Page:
How social media is used as evidence in Texas dram shop cases:
Do not give the other side ammunition to use against you in your dram shop case. Be careful what you post on social media websites, because defense attorneys are likely watching. Due to the nearly ubiquitous nature of social media postings, it's no wonder that the attorneys who represent bars in dram shop lawsuits will scour the internet searching for information that they can use against the injured party.
As such, if you or a loved one has been injured by a drunk driver and are pursing a dram shop case against a bar, what you say on your Facebook page may come back to haunt you.
In this article, we'll look at the different ways social media can be used in a Texas dram shop case and how an experienced attorney navigates these pitfalls.
Questions Answered on This Page:
- Can posts I make on social media be used in a my dram shop case?
- Why can things I post on social media hurt my Texas dram shop case?
- How does social media get used in dram shop cases?
Facebook, Twitter, Google+ and Your Dram Shop Case
If you are injured by a drunk driver and you are suing the drunk driver and the bar who served him, the defendants (both the drunk driver and the bar) will do everything they can to limit or eliminate your claim and/ or your damages. They will gather and use any information that they can learn, sometimes taking it out of context, to use against you.
For example, if you are suing a bar claiming you have sustained a major back injury, yet a recent Facebook or Google+ post shows that you were playing softball, the defendants would rightly use this post as evidence to contradict your claim. However, sometimes things that are posted on Facebook are only harmful when taken out of context. For example, if your Facebook page says "First day back at the softball fields," that does not necessarily mean that you were playing softball. If it was a picture posted, maybe the picture was taken months ago, but only recently uploaded. Any posting taken out of context can potentially hurt your case.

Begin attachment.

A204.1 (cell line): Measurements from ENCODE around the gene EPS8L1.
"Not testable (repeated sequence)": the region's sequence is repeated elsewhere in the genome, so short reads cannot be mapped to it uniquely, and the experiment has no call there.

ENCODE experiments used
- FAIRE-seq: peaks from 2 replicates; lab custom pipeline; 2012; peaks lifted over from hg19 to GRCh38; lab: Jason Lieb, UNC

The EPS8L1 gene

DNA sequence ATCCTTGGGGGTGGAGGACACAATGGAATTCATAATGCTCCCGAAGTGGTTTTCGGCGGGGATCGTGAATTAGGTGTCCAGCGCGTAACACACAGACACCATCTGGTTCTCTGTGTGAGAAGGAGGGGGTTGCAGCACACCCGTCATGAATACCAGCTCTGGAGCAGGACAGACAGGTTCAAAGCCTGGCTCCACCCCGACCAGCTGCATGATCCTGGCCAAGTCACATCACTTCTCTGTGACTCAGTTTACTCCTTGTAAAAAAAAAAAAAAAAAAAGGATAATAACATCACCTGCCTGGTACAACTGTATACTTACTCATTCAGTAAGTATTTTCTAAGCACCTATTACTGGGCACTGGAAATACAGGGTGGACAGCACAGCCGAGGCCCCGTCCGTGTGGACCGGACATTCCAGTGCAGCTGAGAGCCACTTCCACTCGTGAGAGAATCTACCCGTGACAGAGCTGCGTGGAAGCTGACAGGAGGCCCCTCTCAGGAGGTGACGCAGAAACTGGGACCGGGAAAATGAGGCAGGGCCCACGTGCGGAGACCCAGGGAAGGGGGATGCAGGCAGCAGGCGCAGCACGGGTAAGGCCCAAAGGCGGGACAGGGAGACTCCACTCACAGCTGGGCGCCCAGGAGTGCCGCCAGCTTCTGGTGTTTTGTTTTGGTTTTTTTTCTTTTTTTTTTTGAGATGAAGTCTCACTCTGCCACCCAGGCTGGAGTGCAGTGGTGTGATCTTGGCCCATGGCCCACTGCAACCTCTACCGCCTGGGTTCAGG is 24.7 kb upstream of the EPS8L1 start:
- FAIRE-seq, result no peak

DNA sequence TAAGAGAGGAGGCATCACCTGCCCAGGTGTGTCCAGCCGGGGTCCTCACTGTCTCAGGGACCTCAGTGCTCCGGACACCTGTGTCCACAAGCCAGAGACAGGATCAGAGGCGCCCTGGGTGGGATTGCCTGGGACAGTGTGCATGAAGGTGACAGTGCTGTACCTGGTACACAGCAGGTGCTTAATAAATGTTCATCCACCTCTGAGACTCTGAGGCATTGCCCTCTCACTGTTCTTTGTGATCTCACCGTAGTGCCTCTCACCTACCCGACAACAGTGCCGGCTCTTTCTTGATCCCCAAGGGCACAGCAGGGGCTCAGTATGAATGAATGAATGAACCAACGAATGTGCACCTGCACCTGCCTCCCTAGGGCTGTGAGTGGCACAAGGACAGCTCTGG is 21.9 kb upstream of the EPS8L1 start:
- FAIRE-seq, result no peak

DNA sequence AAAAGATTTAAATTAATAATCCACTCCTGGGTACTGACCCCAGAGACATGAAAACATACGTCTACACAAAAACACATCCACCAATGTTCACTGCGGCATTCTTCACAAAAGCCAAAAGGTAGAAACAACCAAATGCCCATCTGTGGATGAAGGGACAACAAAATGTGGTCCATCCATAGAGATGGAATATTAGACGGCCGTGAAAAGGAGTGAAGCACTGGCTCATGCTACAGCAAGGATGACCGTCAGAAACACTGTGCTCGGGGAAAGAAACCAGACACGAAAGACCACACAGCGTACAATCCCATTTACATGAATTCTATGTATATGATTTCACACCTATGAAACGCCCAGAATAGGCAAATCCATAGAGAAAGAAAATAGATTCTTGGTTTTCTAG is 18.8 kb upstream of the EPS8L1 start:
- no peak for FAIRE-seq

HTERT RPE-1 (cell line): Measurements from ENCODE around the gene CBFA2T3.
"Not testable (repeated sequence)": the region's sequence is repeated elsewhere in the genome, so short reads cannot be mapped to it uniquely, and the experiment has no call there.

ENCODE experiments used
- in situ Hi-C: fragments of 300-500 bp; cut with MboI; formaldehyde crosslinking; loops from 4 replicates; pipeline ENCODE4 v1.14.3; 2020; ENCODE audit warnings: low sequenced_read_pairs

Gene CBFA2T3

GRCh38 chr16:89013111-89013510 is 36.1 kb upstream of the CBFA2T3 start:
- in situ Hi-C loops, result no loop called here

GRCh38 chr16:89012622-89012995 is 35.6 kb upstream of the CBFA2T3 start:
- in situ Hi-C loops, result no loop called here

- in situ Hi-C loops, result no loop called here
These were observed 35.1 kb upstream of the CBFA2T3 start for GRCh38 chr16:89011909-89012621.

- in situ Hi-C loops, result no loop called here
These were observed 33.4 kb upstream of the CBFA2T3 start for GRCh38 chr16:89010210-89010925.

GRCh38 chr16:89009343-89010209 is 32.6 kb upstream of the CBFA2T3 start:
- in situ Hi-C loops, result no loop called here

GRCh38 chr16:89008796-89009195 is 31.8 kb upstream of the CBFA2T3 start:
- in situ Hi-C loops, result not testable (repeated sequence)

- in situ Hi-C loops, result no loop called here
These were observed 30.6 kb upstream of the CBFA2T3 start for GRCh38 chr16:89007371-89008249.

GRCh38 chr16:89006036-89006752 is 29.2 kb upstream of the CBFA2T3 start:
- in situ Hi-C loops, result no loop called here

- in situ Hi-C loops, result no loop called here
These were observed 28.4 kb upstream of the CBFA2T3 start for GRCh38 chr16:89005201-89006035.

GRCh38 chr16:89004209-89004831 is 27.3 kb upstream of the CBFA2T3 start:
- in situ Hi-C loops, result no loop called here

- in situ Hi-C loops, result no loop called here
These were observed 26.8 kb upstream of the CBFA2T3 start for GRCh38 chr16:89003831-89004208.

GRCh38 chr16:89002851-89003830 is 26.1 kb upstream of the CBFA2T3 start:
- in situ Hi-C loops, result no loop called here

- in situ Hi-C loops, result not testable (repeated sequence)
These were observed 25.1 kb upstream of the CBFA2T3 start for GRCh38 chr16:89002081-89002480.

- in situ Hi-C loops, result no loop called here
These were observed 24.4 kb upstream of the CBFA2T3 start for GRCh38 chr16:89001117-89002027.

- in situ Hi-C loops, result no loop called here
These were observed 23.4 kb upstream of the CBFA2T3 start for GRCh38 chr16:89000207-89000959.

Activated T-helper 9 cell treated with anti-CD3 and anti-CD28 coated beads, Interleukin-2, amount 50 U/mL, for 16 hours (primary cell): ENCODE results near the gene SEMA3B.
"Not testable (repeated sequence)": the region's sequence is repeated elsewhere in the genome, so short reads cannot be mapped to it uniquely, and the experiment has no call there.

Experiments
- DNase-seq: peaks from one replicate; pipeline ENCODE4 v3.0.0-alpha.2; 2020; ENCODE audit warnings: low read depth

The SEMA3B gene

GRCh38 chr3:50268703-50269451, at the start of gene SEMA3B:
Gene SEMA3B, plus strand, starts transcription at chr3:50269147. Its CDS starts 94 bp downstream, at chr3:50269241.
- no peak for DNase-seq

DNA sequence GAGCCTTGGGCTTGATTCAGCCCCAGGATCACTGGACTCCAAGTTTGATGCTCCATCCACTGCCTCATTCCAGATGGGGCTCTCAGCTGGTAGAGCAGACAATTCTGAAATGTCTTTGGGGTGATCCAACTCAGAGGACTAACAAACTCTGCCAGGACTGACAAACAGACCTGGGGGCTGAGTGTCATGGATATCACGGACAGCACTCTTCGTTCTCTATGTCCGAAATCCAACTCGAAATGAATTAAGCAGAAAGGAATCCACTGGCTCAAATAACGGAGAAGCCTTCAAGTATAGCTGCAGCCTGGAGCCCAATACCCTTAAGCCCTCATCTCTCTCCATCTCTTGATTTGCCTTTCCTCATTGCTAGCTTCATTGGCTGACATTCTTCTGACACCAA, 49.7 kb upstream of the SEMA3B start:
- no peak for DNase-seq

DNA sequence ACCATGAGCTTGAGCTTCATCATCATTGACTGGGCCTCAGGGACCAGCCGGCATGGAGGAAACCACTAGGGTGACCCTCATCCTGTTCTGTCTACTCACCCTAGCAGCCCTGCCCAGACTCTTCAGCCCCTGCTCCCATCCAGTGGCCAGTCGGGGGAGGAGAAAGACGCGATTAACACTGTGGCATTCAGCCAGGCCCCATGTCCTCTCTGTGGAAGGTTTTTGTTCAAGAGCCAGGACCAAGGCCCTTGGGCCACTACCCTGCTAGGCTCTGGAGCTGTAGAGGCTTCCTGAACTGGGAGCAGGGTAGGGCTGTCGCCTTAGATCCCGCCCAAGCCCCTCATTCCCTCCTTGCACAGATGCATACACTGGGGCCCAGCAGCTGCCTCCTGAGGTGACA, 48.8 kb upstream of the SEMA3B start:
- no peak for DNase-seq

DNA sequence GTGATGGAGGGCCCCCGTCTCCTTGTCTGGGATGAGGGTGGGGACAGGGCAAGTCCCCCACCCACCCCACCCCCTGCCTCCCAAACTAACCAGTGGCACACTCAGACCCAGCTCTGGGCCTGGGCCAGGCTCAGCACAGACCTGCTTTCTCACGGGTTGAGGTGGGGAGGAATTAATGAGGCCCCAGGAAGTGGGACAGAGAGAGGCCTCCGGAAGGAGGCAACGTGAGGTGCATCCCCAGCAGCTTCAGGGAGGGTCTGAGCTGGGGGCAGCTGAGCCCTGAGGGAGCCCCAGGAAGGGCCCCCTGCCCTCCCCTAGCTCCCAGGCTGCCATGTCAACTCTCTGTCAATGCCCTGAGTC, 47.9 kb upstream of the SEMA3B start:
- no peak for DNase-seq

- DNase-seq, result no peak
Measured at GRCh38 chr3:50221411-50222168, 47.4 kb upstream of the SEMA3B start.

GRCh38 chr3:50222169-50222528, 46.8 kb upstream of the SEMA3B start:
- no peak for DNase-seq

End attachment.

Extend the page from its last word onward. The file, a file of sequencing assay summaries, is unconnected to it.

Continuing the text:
Facebook is not the only social media outlet that can be taken out of context. Twitter has a 140 character maximum that often makes it difficult to tell the whole story. An example of a damaging tweet is: "had an accident, at the hospital and feeling fine." The 140 character limit that twitter has, doesn't leave you the ability to put it into context that you have a severely broken leg, and are feeling fine because of the heavy morphine drip the doctor put you on.
In a wrongful death case in which your wife is killed by a drunk driver, you can be made to look really bad if two weeks after her death, your relationship status on Facebook is "in a serious relationship" with a different woman. It doesn't change what happened, or what you lost, but it does certainly look like you are not a nice person, and that you didn't care much for your wife. These are some very obvious things the defendants can use against you.
There are also some ways that posts on Facebook and Twitter made before your accident can be you used to discredit your claim. Lets say you are claiming lost wages in your claim because you were out of work for a period of time after the accident or lost your job because you could not work. Now lets say that the day before the accident you posted, "I hate my boss, he is going to fire me or I am going to quit!"
This may just be venting frustration over a difficult period at work, but its hard to claim lost wages from a job it looks like you would not have had anyway. Again, maybe you've complained about your wife in a tweet. Even if it was a rare venting of frustration in what was an otherwise happy marriage, this can be taken out of context in a wrongful death case. A marriage that appears unhappy will not generate the sympathy with a jury that a happy loving one will and will likely affect the amount of damages the jury will award.
Give experienced Texas dram shop attorney Michael Grossman a call.
The drunk driving accident lawyers at Grossman Law Offices know how social media can affect your case, and how other pitfalls can affect your claim. We can help you navigate through these potential issues to a positive outcome.
When you need the assistance of experienced, intelligent attorneys, call us toll-free at (855) 326-0000.
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